Digital Access Matters: The Benefits of Bringing High-Speed Internet To Low-Income Communities During COVID-19
The COVID-19 pandemic is causing a seismic shift in behaviour. And it’s not just due to government-imposed changes, such as social distancing and wearing a mask. People have largely adapted to the “stay at home when you can” situation: ordering food online, grocery shopping through e-commerce, working from home, video conferencing, you name it. But these measures are easier for some than others.
Living in densely-populated urban areas, like the low-income Kenyan neighborhoods Kibera or Kawangware, usually means there is not much “social distancing” one can practice – and self-quarantining away from other members of a household is even less realistic. Many jobs just don’t allow for working from home, especially in the “kadogo” economy (i.e.: the informal sector), where people have to go out and make their daily income to put food on the table. Some of these workers are informally contracted day laborers, who are usually the first ones to be let go if the demand for labor dries up. Others are micro-entrepreneurs, selling tea, snacks, and small household necessities along the roadside: Once local professionals start working from home, they no longer pass by, eliminating these vital revenue streams for many entrepreneurs. The economic hardship that results from these changes may cause more damage than the pandemic itself. But fortunately, solutions exist that are enabling more and more people in low-income communities to adopt a work-from-home lifestyle – and the repercussions of this trend are likely to outlast the pandemic.
The Challenges of Working from Home Without High-Speed Internet
Until Poa Internet started serving these communities a couple of years ago, living in these areas meant that working from home was near impossible, even for those with online or formal economy jobs. By and large, these neighbourhoods have been left behind by other formal internet service providers because of the challenges associated with serving them, including high cost of service and lower revenue opportunity. Without reliable home internet connectivity, there are few work-from-home options for residents.
Imagine you have an online job, for instance with companies that operate in the digital employment space in these markets, like Digital Divide Data, Samasource or CloudFactory. Normally, you would go to their central locations – production centers that host hundreds of digital workers. There, you would have your workstation and high-speed internet – which would be a necessity, as the different activities you’d complete might involve digital imaging and other data-heavy applications which could easily consume 2 GB per day.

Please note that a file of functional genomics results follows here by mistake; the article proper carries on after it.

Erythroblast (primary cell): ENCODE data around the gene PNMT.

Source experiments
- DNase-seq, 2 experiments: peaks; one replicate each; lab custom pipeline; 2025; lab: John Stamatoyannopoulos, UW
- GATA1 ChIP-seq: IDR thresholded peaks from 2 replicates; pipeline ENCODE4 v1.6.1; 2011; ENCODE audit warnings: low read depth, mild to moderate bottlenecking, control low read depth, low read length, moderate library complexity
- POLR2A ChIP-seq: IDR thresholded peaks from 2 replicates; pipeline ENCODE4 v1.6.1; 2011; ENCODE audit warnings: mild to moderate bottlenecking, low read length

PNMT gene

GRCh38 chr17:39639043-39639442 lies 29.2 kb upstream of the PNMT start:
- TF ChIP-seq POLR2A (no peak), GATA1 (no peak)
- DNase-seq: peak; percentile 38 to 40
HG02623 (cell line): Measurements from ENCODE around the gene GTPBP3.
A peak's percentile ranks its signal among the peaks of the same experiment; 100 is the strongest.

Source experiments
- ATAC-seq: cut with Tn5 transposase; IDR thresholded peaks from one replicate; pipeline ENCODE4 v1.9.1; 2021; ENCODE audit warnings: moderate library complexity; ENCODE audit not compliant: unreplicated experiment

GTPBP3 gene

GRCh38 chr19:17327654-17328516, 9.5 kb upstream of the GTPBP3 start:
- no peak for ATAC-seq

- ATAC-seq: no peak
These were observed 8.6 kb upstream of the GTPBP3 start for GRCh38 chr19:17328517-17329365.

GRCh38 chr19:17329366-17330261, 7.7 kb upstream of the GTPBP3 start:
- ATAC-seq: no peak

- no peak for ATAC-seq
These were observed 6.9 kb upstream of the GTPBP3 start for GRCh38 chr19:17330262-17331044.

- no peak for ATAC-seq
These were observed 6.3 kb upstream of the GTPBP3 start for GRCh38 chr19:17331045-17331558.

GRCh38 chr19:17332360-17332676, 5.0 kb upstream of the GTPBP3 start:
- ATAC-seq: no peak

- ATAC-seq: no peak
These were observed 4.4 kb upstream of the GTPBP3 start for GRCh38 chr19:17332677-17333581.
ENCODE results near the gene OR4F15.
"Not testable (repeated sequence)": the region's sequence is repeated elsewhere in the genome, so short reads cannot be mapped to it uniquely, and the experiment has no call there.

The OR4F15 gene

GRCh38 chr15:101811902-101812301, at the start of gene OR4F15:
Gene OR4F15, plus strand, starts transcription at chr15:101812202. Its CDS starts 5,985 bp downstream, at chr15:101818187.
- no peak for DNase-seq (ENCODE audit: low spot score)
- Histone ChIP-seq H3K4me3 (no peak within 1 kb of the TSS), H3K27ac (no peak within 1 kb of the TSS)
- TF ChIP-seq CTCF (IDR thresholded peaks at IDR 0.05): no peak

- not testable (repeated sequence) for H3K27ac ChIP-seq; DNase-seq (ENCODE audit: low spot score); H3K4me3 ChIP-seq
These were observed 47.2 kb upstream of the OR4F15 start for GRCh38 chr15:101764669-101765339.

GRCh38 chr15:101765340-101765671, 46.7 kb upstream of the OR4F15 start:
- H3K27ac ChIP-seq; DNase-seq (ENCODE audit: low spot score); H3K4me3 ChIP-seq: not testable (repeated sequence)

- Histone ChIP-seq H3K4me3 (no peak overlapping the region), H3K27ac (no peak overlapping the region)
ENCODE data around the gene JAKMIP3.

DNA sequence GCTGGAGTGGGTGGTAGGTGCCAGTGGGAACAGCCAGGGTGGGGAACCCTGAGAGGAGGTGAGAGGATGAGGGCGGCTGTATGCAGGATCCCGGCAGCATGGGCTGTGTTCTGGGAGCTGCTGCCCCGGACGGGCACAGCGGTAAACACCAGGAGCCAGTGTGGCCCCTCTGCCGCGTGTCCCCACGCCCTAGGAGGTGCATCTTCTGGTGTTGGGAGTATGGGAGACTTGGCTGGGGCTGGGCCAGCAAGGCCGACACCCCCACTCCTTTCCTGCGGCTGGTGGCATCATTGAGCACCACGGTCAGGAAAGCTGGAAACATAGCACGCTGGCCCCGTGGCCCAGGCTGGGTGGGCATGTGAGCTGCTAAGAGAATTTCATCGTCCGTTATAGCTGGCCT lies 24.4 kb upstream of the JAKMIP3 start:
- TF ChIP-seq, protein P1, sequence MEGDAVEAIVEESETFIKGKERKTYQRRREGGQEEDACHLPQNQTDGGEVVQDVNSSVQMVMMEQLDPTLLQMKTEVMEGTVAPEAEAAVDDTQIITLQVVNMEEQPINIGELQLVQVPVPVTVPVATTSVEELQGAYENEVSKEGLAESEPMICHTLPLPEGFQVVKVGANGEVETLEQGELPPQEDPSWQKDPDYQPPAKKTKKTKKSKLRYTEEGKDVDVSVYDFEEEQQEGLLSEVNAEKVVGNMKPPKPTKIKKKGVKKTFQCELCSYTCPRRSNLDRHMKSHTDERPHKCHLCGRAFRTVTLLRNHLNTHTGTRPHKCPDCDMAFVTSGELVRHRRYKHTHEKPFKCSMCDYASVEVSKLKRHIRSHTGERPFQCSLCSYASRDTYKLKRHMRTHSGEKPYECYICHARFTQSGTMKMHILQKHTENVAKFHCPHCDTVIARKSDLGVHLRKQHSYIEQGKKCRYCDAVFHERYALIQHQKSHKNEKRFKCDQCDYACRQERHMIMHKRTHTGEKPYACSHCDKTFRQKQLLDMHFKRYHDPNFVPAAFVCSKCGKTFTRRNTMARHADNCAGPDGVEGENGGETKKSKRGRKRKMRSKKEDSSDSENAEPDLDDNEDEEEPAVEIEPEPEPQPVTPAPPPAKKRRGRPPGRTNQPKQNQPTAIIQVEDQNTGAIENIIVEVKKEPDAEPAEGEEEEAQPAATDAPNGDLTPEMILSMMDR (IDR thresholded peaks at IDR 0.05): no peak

In the wake of the pandemic, ideally you wouldn’t want to go to these hubs, as that would expose you to a greater risk of infection – in public transportation, in the office, everywhere. However, without access to high-speed home internet (other than through mobile data bundles, which would imply high data costs and require a mobile device that supports tethering to enable access on a computer), your options would be limited. Regardless of whether you or your employer pays, 2 GB a day adds up quite fast.
Poa Internet is providing affordable high-speed internet in these underserved communities. We have seen pent-up demand in both the uptake of new customers, as well as the usage of existing customers. Usage has increased by 50% since the announcement of the first case of COVID-19 here in Kenya in mid-March.
It is no surprise that staying at home has caused an increase in demand. With schools closed, parents need ways to educate and entertain their children. And with many jobs threatened in both the formal and informal economy, people are turning to the internet to create their own e-commerce businesses, and generate other online work and income-generating opportunities. Many new customers who have joined since the government introduced stay-at-home directives have done so as a result of their employers encouraging working from home. In some cases, the employers themselves have reached out to us to facilitate the process, with some seeking corporate partnerships to pay in bulk for their employees’ home internet.